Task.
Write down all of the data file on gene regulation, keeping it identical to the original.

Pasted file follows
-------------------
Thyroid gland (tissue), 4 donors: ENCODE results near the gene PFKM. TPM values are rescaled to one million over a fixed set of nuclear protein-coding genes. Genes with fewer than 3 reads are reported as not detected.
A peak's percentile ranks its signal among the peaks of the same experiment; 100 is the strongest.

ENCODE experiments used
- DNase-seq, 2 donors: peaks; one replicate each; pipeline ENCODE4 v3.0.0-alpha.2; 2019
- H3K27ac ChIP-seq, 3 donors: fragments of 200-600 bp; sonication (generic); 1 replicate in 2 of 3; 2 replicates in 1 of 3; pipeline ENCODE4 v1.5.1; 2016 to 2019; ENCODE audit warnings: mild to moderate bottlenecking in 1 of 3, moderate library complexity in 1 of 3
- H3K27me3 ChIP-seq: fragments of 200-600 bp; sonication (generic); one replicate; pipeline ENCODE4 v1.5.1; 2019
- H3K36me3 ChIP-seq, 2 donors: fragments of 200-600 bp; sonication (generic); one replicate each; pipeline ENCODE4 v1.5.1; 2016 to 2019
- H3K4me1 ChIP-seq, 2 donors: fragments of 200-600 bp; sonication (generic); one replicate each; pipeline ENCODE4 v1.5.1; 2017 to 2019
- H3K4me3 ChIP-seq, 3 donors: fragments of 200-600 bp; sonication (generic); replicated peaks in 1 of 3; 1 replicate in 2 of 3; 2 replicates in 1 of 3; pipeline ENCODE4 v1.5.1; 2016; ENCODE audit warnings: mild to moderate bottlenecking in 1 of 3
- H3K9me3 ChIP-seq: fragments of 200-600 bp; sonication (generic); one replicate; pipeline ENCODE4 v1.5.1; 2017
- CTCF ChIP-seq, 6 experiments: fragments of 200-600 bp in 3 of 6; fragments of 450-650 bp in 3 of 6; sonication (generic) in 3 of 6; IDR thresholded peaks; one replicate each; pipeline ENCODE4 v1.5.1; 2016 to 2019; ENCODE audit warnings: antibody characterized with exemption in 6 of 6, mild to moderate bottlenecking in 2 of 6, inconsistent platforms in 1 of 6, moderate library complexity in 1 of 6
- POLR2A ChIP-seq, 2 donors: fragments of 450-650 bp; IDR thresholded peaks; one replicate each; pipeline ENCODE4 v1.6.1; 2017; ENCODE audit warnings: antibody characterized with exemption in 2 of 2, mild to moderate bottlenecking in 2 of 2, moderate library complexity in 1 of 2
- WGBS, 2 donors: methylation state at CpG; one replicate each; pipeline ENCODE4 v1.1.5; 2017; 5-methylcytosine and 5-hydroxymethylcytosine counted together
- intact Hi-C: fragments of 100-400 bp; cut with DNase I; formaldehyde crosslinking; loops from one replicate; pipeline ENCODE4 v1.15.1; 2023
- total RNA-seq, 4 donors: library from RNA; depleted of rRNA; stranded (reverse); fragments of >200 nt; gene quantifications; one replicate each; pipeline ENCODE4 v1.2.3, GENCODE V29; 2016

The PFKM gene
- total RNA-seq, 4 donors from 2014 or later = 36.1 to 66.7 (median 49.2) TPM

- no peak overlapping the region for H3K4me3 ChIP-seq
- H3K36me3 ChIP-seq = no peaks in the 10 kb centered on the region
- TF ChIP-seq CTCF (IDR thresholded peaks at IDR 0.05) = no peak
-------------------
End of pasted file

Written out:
Thyroid gland (tissue), 4 donors: ENCODE results near the gene PFKM. TPM values are rescaled to one million over a fixed set of nuclear protein-coding genes. Genes with fewer than 3 reads are reported as not detected.
A peak's percentile ranks its signal among the peaks of the same experiment; 100 is the strongest.

ENCODE experiments used
- DNase-seq, 2 donors: peaks; one replicate each; pipeline ENCODE4 v3.0.0-alpha.2; 2019
- H3K27ac ChIP-seq, 3 donors: fragments of 200-600 bp; sonication (generic); 1 replicate in 2 of 3; 2 replicates in 1 of 3; pipeline ENCODE4 v1.5.1; 2016 to 2019; ENCODE audit warnings: mild to moderate bottlenecking in 1 of 3, moderate library complexity in 1 of 3
- H3K27me3 ChIP-seq: fragments of 200-600 bp; sonication (generic); one replicate; pipeline ENCODE4 v1.5.1; 2019
- H3K36me3 ChIP-seq, 2 donors: fragments of 200-600 bp; sonication (generic); one replicate each; pipeline ENCODE4 v1.5.1; 2016 to 2019
- H3K4me1 ChIP-seq, 2 donors: fragments of 200-600 bp; sonication (generic); one replicate each; pipeline ENCODE4 v1.5.1; 2017 to 2019
- H3K4me3 ChIP-seq, 3 donors: fragments of 200-600 bp; sonication (generic); replicated peaks in 1 of 3; 1 replicate in 2 of 3; 2 replicates in 1 of 3; pipeline ENCODE4 v1.5.1; 2016; ENCODE audit warnings: mild to moderate bottlenecking in 1 of 3
- H3K9me3 ChIP-seq: fragments of 200-600 bp; sonication (generic); one replicate; pipeline ENCODE4 v1.5.1; 2017
- CTCF ChIP-seq, 6 experiments: fragments of 200-600 bp in 3 of 6; fragments of 450-650 bp in 3 of 6; sonication (generic) in 3 of 6; IDR thresholded peaks; one replicate each; pipeline ENCODE4 v1.5.1; 2016 to 2019; ENCODE audit warnings: antibody characterized with exemption in 6 of 6, mild to moderate bottlenecking in 2 of 6, inconsistent platforms in 1 of 6, moderate library complexity in 1 of 6
- POLR2A ChIP-seq, 2 donors: fragments of 450-650 bp; IDR thresholded peaks; one replicate each; pipeline ENCODE4 v1.6.1; 2017; ENCODE audit warnings: antibody characterized with exemption in 2 of 2, mild to moderate bottlenecking in 2 of 2, moderate library complexity in 1 of 2
- WGBS, 2 donors: methylation state at CpG; one replicate each; pipeline ENCODE4 v1.1.5; 2017; 5-methylcytosine and 5-hydroxymethylcytosine counted together
- intact Hi-C: fragments of 100-400 bp; cut with DNase I; formaldehyde crosslinking; loops from one replicate; pipeline ENCODE4 v1.15.1; 2023
- total RNA-seq, 4 donors: library from RNA; depleted of rRNA; stranded (reverse); fragments of >200 nt; gene quantifications; one replicate each; pipeline ENCODE4 v1.2.3, GENCODE V29; 2016

The PFKM gene
- total RNA-seq, 4 donors from 2014 or later = 36.1 to 66.7 (median 49.2) TPM

- no peak overlapping the region for H3K4me3 ChIP-seq
- H3K36me3 ChIP-seq = no peaks in the 10 kb centered on the region
- TF ChIP-seq CTCF (IDR thresholded peaks at IDR 0.05) = no peak